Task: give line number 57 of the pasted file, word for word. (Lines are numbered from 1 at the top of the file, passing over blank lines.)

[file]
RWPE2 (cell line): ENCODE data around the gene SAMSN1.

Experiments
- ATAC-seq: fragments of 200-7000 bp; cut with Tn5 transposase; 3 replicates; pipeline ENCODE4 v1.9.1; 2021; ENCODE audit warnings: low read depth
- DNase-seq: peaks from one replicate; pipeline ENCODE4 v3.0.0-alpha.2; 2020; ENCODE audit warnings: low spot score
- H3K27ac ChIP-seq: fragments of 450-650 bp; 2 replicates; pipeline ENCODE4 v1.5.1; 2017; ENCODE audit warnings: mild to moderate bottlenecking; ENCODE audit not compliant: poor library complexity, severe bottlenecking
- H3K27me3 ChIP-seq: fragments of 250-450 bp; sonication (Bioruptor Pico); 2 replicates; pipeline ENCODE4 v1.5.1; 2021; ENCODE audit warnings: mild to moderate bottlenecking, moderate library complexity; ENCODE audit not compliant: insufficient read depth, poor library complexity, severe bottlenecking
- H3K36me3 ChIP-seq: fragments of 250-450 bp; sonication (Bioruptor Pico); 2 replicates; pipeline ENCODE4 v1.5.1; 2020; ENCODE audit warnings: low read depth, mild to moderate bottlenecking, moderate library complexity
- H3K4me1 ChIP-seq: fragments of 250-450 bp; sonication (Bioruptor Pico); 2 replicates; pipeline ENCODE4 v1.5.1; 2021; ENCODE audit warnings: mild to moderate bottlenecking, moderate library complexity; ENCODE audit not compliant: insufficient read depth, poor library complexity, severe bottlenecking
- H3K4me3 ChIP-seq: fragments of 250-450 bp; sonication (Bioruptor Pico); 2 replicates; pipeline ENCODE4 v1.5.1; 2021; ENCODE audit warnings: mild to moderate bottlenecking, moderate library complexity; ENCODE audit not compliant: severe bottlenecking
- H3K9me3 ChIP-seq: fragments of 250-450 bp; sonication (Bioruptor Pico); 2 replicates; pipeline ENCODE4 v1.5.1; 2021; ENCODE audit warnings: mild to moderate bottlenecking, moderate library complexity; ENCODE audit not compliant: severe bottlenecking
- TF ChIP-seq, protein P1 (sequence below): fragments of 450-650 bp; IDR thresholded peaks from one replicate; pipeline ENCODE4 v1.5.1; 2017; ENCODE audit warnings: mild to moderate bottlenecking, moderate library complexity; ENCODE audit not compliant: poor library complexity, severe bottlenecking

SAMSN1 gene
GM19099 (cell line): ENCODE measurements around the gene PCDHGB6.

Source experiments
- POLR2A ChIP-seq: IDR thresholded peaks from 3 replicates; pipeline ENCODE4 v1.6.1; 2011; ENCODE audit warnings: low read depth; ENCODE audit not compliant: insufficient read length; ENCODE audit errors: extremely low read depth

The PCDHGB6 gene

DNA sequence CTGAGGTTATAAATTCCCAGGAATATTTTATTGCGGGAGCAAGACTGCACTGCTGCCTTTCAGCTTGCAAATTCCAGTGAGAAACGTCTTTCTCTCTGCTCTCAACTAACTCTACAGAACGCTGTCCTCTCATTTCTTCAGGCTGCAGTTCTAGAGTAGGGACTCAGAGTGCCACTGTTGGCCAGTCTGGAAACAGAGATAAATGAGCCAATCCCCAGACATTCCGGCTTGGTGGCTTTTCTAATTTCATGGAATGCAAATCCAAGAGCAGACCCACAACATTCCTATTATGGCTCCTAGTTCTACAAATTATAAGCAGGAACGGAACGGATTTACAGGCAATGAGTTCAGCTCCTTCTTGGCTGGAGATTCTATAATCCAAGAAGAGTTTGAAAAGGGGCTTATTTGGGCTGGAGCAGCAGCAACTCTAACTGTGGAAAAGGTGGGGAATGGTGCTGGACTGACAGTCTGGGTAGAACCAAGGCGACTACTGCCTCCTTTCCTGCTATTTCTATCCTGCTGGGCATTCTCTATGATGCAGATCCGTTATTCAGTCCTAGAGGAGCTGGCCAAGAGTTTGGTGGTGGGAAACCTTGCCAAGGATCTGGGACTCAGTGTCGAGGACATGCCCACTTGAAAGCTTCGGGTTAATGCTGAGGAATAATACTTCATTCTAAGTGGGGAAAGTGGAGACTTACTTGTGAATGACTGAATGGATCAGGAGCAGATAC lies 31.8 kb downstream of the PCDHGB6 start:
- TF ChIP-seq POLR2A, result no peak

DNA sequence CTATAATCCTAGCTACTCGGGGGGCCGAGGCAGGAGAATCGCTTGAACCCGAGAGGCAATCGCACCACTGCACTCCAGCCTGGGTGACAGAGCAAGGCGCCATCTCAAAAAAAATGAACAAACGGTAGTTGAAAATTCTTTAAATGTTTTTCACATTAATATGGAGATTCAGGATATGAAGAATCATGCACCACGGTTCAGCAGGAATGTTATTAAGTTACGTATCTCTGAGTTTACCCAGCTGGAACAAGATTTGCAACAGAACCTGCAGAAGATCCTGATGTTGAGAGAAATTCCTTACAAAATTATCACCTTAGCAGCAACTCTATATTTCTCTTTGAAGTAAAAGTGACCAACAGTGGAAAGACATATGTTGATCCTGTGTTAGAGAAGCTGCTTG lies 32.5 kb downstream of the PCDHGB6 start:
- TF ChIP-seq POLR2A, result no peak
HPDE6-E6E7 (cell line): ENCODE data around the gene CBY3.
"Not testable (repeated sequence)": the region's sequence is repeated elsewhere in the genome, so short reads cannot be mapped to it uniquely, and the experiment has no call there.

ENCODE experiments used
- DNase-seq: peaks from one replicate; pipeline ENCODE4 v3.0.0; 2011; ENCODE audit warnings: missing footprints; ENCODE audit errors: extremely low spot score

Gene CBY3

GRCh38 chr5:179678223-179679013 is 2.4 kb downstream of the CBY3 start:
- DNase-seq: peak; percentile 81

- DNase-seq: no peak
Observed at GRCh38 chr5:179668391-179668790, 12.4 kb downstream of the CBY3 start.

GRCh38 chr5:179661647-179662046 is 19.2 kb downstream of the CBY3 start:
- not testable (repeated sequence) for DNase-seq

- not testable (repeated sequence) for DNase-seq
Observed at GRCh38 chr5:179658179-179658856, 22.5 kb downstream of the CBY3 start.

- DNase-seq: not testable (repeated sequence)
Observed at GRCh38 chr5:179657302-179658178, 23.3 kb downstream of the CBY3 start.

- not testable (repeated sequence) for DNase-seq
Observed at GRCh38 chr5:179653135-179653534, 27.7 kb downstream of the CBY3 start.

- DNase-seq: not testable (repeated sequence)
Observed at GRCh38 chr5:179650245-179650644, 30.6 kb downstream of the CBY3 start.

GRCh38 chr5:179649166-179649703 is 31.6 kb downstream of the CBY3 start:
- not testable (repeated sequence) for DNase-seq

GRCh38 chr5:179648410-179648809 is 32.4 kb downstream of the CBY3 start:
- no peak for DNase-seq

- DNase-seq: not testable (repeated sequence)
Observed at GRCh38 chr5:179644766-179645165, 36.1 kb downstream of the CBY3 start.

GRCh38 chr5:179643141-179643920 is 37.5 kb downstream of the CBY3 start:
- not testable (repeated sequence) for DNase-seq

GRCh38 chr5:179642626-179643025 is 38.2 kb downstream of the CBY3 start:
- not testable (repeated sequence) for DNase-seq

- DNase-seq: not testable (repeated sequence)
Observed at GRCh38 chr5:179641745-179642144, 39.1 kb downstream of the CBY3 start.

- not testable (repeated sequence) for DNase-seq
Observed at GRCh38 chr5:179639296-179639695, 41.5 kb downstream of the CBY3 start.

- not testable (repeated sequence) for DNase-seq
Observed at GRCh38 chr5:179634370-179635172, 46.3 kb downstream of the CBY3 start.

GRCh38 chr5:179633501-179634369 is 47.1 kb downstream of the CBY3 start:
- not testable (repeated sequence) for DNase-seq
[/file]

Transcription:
- not testable (repeated sequence) for DNase-seq